Through the collaboration of multiple departments, Georgia Highlands College (GHC) has recently unveiled its new Video Recording Studio (VRS) to allow faculty to easily record lectures and supplemental content for their classes.
Dean of Libraries and College Testing Julius Fleschner said the VRS, which is located at the Cartersville site, will have several benefits to GHC instructors.
“Our faculty can record lectures with PowerPoint slides visible or simply record a short two- to five-minute long concept refresher,” Fleschner said.
While the idea for the VRS came from Dean of Planning, Assessment, Accreditation and Research Jesse Bishop years ago, the previous move to remote instruction for the 2020 spring and summer semesters catapulted the idea into necessity.
The system, from the company Extron, provides a single, one-button panel where patrons can plug in a thumb drive to record their video.
“This activates the system and turns on the cameras, microphones and lighting,” Fleschner said. “Users can utilize an iMac to display their presentation behind them on a monitor.”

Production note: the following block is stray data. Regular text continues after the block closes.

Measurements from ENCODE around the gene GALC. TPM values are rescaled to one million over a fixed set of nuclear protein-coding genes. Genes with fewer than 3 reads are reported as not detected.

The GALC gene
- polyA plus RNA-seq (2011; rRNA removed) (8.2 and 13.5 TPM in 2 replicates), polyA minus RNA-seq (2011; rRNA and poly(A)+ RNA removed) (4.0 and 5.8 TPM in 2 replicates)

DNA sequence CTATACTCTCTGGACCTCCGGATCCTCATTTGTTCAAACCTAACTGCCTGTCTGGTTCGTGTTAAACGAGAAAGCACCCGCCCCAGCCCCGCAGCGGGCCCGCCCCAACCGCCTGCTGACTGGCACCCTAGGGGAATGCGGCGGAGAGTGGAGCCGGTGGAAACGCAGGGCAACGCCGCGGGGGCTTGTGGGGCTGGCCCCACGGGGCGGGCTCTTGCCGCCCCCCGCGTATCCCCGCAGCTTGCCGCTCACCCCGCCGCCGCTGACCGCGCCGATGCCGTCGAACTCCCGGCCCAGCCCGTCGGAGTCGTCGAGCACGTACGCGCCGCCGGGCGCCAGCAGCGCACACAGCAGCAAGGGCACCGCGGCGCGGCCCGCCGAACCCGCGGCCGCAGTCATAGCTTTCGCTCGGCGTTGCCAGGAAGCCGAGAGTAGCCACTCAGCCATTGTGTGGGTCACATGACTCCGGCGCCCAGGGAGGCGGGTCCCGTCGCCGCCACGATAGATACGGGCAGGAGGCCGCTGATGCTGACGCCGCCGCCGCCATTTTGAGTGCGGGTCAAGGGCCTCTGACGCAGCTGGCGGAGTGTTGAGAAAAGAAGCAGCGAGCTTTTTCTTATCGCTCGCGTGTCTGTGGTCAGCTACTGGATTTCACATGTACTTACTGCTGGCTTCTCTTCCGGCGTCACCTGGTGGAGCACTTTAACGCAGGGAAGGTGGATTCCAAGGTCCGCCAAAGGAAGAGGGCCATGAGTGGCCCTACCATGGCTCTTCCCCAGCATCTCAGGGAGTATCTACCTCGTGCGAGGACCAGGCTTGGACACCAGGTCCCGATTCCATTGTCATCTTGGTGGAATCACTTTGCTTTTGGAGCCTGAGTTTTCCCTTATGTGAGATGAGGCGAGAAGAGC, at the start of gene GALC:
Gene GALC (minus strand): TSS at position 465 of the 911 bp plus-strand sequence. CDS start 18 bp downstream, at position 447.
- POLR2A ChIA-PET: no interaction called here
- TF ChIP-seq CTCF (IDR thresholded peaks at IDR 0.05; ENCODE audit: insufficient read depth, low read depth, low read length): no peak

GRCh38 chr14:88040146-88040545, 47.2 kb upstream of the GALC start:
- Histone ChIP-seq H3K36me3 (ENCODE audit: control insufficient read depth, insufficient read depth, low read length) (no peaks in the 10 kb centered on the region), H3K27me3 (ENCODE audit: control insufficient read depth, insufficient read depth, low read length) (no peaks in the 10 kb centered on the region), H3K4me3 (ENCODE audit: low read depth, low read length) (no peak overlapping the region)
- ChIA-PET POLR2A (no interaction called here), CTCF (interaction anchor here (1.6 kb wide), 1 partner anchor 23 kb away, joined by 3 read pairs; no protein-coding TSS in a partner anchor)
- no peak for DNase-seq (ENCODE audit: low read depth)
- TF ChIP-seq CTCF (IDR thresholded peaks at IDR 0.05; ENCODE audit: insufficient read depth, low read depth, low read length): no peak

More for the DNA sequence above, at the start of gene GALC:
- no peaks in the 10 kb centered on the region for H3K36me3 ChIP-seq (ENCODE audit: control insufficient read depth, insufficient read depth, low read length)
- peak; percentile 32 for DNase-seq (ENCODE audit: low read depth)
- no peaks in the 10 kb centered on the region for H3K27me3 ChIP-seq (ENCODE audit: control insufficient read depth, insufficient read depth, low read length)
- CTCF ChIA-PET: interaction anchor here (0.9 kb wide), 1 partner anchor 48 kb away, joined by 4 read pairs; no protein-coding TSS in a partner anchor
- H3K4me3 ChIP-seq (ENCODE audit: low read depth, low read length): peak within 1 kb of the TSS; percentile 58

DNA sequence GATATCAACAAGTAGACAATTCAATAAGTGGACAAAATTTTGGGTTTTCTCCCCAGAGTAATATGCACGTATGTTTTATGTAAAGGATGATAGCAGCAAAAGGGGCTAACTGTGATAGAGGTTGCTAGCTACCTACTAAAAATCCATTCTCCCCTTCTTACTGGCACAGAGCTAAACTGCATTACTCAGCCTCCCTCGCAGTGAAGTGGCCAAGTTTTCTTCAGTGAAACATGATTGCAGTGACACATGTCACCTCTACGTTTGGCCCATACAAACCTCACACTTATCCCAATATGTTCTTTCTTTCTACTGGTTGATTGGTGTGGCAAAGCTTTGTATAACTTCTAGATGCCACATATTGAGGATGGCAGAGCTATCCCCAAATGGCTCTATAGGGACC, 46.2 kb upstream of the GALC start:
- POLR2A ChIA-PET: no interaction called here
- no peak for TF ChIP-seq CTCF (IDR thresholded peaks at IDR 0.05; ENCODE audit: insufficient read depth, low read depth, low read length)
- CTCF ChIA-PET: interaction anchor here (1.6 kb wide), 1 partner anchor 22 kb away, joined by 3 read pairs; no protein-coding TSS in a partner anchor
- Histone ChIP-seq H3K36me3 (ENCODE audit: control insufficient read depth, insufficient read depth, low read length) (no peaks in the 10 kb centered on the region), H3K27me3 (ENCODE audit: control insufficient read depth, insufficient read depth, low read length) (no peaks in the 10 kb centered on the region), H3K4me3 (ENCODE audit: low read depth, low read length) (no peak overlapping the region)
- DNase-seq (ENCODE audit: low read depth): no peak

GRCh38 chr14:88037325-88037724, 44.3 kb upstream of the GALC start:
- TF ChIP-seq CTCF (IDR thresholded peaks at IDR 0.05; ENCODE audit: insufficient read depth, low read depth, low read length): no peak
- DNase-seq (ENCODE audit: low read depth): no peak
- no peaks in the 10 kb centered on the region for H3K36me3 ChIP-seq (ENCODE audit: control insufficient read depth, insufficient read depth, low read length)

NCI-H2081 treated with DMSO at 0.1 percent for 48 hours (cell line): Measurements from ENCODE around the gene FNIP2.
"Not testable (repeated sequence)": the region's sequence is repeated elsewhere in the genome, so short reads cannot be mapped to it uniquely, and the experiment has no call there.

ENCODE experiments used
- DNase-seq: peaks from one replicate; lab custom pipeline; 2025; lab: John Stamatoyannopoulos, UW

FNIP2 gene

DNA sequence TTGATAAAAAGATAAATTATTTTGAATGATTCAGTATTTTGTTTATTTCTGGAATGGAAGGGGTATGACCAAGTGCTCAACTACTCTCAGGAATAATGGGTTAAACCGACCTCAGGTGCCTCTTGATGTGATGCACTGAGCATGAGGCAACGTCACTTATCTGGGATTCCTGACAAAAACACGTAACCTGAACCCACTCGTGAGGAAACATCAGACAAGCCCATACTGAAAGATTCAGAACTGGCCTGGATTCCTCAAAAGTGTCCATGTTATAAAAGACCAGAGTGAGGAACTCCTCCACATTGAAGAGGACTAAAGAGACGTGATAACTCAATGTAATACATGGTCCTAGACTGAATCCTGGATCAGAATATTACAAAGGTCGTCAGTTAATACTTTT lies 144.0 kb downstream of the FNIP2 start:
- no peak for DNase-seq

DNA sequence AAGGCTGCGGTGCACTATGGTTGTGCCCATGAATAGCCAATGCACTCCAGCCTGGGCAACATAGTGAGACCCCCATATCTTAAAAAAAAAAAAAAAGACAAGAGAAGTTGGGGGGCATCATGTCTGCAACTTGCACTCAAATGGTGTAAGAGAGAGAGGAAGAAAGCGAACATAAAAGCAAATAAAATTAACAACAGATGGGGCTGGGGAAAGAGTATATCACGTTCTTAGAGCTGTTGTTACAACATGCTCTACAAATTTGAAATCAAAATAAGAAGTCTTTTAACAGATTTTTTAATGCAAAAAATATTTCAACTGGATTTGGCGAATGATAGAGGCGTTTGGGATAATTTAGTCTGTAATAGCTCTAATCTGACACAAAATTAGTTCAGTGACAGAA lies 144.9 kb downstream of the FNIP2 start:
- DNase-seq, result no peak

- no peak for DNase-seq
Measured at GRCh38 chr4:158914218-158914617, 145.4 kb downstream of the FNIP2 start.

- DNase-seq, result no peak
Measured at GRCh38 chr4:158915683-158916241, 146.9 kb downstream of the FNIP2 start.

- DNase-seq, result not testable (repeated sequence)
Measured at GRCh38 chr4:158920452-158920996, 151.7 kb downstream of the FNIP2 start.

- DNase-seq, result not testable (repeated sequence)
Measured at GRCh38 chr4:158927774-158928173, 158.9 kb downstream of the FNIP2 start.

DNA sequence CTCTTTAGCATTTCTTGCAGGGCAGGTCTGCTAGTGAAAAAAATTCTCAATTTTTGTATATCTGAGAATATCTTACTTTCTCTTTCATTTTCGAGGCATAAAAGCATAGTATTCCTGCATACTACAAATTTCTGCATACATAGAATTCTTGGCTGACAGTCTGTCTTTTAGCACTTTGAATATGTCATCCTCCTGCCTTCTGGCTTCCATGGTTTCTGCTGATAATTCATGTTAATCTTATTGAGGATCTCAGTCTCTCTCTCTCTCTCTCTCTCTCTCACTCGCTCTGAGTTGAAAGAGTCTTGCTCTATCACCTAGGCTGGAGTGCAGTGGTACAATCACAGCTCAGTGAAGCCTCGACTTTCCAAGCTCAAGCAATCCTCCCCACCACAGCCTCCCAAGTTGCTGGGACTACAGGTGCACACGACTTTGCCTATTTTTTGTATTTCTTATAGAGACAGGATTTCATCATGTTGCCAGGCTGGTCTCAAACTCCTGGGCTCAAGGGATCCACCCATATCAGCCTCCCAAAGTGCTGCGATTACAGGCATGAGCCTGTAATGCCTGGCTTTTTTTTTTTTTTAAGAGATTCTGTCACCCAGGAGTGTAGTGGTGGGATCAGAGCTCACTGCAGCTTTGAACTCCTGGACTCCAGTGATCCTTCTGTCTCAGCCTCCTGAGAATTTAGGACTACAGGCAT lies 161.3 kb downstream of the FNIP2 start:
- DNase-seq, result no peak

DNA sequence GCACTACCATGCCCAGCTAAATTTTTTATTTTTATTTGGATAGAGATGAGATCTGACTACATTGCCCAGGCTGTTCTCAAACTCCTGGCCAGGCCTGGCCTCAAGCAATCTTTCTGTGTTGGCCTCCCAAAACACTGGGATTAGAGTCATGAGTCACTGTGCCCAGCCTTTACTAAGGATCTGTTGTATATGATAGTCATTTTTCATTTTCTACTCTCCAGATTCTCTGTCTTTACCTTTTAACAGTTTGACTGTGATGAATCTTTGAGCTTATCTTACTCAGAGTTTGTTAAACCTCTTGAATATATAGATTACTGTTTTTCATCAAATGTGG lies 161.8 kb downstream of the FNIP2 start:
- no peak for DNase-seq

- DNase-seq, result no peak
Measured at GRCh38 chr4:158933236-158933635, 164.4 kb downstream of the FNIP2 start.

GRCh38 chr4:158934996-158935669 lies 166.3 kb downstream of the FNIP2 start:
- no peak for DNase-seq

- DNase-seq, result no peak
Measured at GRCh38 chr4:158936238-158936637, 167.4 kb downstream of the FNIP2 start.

In the front of the room, there is a screen called a confidence monitor, which allows users to see what is being recorded. The room also contains a lightboard, which is a large piece of glass that allows speakers to write with a special marker visible to viewers.
The VRS is open to students as well, and Fleschner said he is hopeful instructors will use the VRS to introduce multimodal composition frameworks into their required assignments, allowing students to compose work in more than just an essay format.
“This structure can be taught, and students can easily record a speech or presentation in their own time without personal technology limitations,” Fleschner said. “Students can also use the VRS to create YouTube channels or promotional videos for registered student organizations.”
The facilitation and launch of the VRS was made possible through Cartersville site Librarian Jessica Osborne, Director of Audio Visual Services Tony Gambill and Director of the Center for Excellence in Teaching and Learning Josie Baudier.